It might have been in the same family for more than three centuries, but Mount Ephraim has seen many incarnations.

The manor house (late-Victorian Grade II listed) itself was originally built in 1695, but then rebuilt in 1878 and then extended in 1913, all for the Dawes family.

The gardens (all ten acres!) were first laid out in the early 20th century by Willie Dawes and wife Jeanie, after he inherited from his father Sir Edwyn, who built the house.

Though neglected and damaged during the war years when the house was requisitioned, Bill Dawes, together with his wife Mary, restored the gardens in the 1950s.

Great British Life: Mount EphraimMount Ephraim (Image: Liz Gregg)

Today Mount Ephraim is more than a family home. It’s a hugely popular wedding venue. It’s a luxurious B&B. You can rent out the self-catering Garden Wing of the house (it sleeps 12 and has not only the most stunning of kitchens but also a full-sized snooker table!). The West Wing Tea Room serves cream teas, light lunches, and afternoon teas. The grounds include the Rock Garden (established in 1910) the Arboretum (added in 1995), the Miz Maze (planted in 2004) the topiary and herbaceous border (from 1910!)

And new for 2024 has been the addition of glamping pods, nestled deep in the grounds.

We were fortunate enough to be among the first to try out the pods.

Great British Life: Mount Ephraim Glamping PodsMount Ephraim Glamping Pods (Image: Liz Gregg)

Created by Lucy (her brother Will Dawes is in charge of the main house and gardens, under the still keen eye of their parents Sandys and wife Lesley) they offer a real escape from the hustle and bustle of day-to-day life.

Situated on the edge of the family’s fruit farm (did I mention the cherry orchard? There’s about 50 acres of cherries grown at Mount Ephraim!) you get to the pods (two at the moment, though there are plans for a couple more before too long) via a bumpy farm track that takes you past the gardens.

The pods are as chic as they are cosy. Perfect for two (though a couple of little ones could certainly fit), both feature a comfy double bed plus a sofa bed, a fully equipped kitchen and modern bathroom (yes, there’s a flushing loo and hot shower!)

Great British Life: Mount Ephraim Glamping PodsMount Ephraim Glamping Pods (Image: Liz Gregg)Great British Life: Mount Ephraim Glamping PodsMount Ephraim Glamping Pods (Image: Liz Gregg)

The Discovery pod (where I stayed with the husband and our seven-year-old lad) is furnished with navy blue and burnt orange colours, the Gala pod with teal and green tones.

Both pods are well heated and insulated meaning winter stays are just as fabulous as summer visits. And both have a private decking area with seating overlooking the farm and an outdoor firepit and hammock for alfresco living. The rain held off long enough for us to toast marshmallows (thoughtfully left in our welcome basket!) and spot stars.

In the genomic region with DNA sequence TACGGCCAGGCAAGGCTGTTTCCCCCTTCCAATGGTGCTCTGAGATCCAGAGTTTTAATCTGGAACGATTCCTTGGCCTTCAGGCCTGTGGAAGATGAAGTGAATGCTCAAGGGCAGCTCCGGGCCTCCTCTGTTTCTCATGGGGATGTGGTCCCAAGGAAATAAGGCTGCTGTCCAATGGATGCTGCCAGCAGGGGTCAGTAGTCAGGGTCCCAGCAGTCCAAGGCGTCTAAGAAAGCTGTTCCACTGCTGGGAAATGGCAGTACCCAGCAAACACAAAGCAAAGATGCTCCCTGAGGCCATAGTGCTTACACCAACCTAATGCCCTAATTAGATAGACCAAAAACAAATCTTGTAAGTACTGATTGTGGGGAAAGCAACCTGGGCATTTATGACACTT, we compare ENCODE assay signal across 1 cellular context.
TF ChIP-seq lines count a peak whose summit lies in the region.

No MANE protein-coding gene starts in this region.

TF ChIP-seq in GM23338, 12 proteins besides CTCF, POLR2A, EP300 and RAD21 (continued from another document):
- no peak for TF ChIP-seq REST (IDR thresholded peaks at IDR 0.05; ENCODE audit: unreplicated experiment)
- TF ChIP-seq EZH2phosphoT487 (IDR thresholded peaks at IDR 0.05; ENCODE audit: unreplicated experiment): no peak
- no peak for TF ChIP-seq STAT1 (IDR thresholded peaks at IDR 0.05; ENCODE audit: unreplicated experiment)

One of the undeniable delights of booking a stay at the pods is the fact you get unlimited access to the glorious gardens during daylight hours.

Pod guests need simply open a latched wooden gate to find themselves wandering past the lake. Fed by springs and by a stream from the Blean hills it carries a variety of coarse fish. Dug by hand in 1912 by unemployed Welsh miners, we happily watch a family of ducks waddling and splashing around. From there we wandered through the rock garden, with its series of pools ornamented with a Japanese stone bridge and lanterns. When we visited the grounds were a riot of crocuses and daffodils just opening, but the spring bulbs will be followed by flowering cherries, dwarf rhododendrons and azaleas. We also couldn’t miss checking out the topiary, with its miscellany of birds, animals and First World War memorabilia sat alongside a traditional herbaceous border.

Great British Life: Mount Ephraim gardensMount Ephraim gardens (Image: Liz Gregg)Great British Life: Mount Ephraim tennis courtMount Ephraim tennis court (Image: Liz Gregg)

Pod guests are also welcome to make the most of the family’s tennis court. And I can confirm, despite being continually out played by the boys, there’s something rather marvellous about having a knockabout in the shadow of such an impressive manor.

Staycation demand is showing no sign of slowing anytime soon. In 2023, the share of Britons taking a domestic summer holiday, or 'staycation', increased by 50 percent compared to the previous year. Some 63 percent of the respondents to the Statista survey planned a staycation in 2023, whereas about 42 percent of Britons did the same in 2022.

Which means we’re all looking for something just a little special, something a bit out of the ordinary. And Mount Ephraim’s glamping pods are exactly that. Another example it seems of the Dawes family managing to keep Mount Ephraim’s charm intact, while ever evolving to survive in a new era.

We’ll certainly be back…

Mount Ephraim Gardens, Staplestreet Road, Hernhill, Faversham, Kent, ME13 9TX

Good to know:

To book email at or call 07899 877206.

Prices start at £100 in winter for one night mid week or £130 on a weekend based on 2 guests. From Easter 2024 they increase to £130 mid week and £150 on a weekend with a minimum 2 night stay.